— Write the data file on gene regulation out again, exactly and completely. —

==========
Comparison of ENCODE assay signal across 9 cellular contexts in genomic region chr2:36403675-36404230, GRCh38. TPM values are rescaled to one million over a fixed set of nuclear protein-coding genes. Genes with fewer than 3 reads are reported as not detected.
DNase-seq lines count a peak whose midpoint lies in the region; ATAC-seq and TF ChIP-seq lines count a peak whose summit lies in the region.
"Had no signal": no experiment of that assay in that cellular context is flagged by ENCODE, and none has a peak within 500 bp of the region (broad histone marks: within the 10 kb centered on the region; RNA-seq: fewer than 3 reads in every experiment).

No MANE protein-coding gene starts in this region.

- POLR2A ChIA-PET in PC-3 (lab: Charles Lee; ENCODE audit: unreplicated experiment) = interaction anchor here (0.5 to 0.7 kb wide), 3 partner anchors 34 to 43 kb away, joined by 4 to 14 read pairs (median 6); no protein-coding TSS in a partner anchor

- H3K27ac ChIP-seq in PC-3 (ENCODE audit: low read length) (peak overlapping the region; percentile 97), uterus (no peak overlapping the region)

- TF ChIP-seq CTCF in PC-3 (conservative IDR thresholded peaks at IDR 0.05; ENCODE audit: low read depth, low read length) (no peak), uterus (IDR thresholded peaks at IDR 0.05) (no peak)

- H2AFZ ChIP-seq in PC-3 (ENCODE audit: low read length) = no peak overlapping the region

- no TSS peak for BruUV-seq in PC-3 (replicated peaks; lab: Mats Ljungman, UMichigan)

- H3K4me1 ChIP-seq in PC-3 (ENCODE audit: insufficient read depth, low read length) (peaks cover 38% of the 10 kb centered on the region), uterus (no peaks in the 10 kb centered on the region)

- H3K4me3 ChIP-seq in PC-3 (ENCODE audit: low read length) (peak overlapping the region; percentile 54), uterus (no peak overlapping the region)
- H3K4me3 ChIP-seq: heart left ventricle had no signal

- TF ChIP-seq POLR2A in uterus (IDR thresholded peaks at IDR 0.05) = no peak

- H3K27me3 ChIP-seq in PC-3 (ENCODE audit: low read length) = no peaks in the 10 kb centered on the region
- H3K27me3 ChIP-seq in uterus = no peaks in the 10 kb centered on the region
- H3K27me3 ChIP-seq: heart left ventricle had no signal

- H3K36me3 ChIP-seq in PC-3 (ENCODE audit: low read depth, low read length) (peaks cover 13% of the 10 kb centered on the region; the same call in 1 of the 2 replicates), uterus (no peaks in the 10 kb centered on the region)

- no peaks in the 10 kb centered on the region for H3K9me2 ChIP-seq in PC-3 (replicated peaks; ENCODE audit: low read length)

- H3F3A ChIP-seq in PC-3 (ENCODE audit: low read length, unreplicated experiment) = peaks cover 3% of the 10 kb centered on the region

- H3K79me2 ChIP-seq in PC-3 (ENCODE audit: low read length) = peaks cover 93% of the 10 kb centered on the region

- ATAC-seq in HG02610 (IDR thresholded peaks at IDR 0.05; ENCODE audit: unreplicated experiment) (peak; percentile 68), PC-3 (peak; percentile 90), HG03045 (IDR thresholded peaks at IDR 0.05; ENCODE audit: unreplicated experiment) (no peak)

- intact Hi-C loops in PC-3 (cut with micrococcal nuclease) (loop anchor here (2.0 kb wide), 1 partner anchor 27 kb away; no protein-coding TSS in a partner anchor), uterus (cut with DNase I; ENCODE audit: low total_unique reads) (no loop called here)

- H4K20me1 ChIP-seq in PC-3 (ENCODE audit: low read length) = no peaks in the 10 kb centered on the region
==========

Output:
Comparison of ENCODE assay signal across 9 cellular contexts in genomic region chr2:36403675-36404230, GRCh38. TPM values are rescaled to one million over a fixed set of nuclear protein-coding genes. Genes with fewer than 3 reads are reported as not detected.
DNase-seq lines count a peak whose midpoint lies in the region; ATAC-seq and TF ChIP-seq lines count a peak whose summit lies in the region.
"Had no signal": no experiment of that assay in that cellular context is flagged by ENCODE, and none has a peak within 500 bp of the region (broad histone marks: within the 10 kb centered on the region; RNA-seq: fewer than 3 reads in every experiment).

No MANE protein-coding gene starts in this region.

- POLR2A ChIA-PET in PC-3 (lab: Charles Lee; ENCODE audit: unreplicated experiment) = interaction anchor here (0.5 to 0.7 kb wide), 3 partner anchors 34 to 43 kb away, joined by 4 to 14 read pairs (median 6); no protein-coding TSS in a partner anchor

- H3K27ac ChIP-seq in PC-3 (ENCODE audit: low read length) (peak overlapping the region; percentile 97), uterus (no peak overlapping the region)

- TF ChIP-seq CTCF in PC-3 (conservative IDR thresholded peaks at IDR 0.05; ENCODE audit: low read depth, low read length) (no peak), uterus (IDR thresholded peaks at IDR 0.05) (no peak)

- H2AFZ ChIP-seq in PC-3 (ENCODE audit: low read length) = no peak overlapping the region

- no TSS peak for BruUV-seq in PC-3 (replicated peaks; lab: Mats Ljungman, UMichigan)

- H3K4me1 ChIP-seq in PC-3 (ENCODE audit: insufficient read depth, low read length) (peaks cover 38% of the 10 kb centered on the region), uterus (no peaks in the 10 kb centered on the region)

- H3K4me3 ChIP-seq in PC-3 (ENCODE audit: low read length) (peak overlapping the region; percentile 54), uterus (no peak overlapping the region)
- H3K4me3 ChIP-seq: heart left ventricle had no signal

- TF ChIP-seq POLR2A in uterus (IDR thresholded peaks at IDR 0.05) = no peak

- H3K27me3 ChIP-seq in PC-3 (ENCODE audit: low read length) = no peaks in the 10 kb centered on the region
- H3K27me3 ChIP-seq in uterus = no peaks in the 10 kb centered on the region
- H3K27me3 ChIP-seq: heart left ventricle had no signal

- H3K36me3 ChIP-seq in PC-3 (ENCODE audit: low read depth, low read length) (peaks cover 13% of the 10 kb centered on the region; the same call in 1 of the 2 replicates), uterus (no peaks in the 10 kb centered on the region)

- no peaks in the 10 kb centered on the region for H3K9me2 ChIP-seq in PC-3 (replicated peaks; ENCODE audit: low read length)

- H3F3A ChIP-seq in PC-3 (ENCODE audit: low read length, unreplicated experiment) = peaks cover 3% of the 10 kb centered on the region

- H3K79me2 ChIP-seq in PC-3 (ENCODE audit: low read length) = peaks cover 93% of the 10 kb centered on the region

- ATAC-seq in HG02610 (IDR thresholded peaks at IDR 0.05; ENCODE audit: unreplicated experiment) (peak; percentile 68), PC-3 (peak; percentile 90), HG03045 (IDR thresholded peaks at IDR 0.05; ENCODE audit: unreplicated experiment) (no peak)

- intact Hi-C loops in PC-3 (cut with micrococcal nuclease) (loop anchor here (2.0 kb wide), 1 partner anchor 27 kb away; no protein-coding TSS in a partner anchor), uterus (cut with DNase I; ENCODE audit: low total_unique reads) (no loop called here)

- H4K20me1 ChIP-seq in PC-3 (ENCODE audit: low read length) = no peaks in the 10 kb centered on the region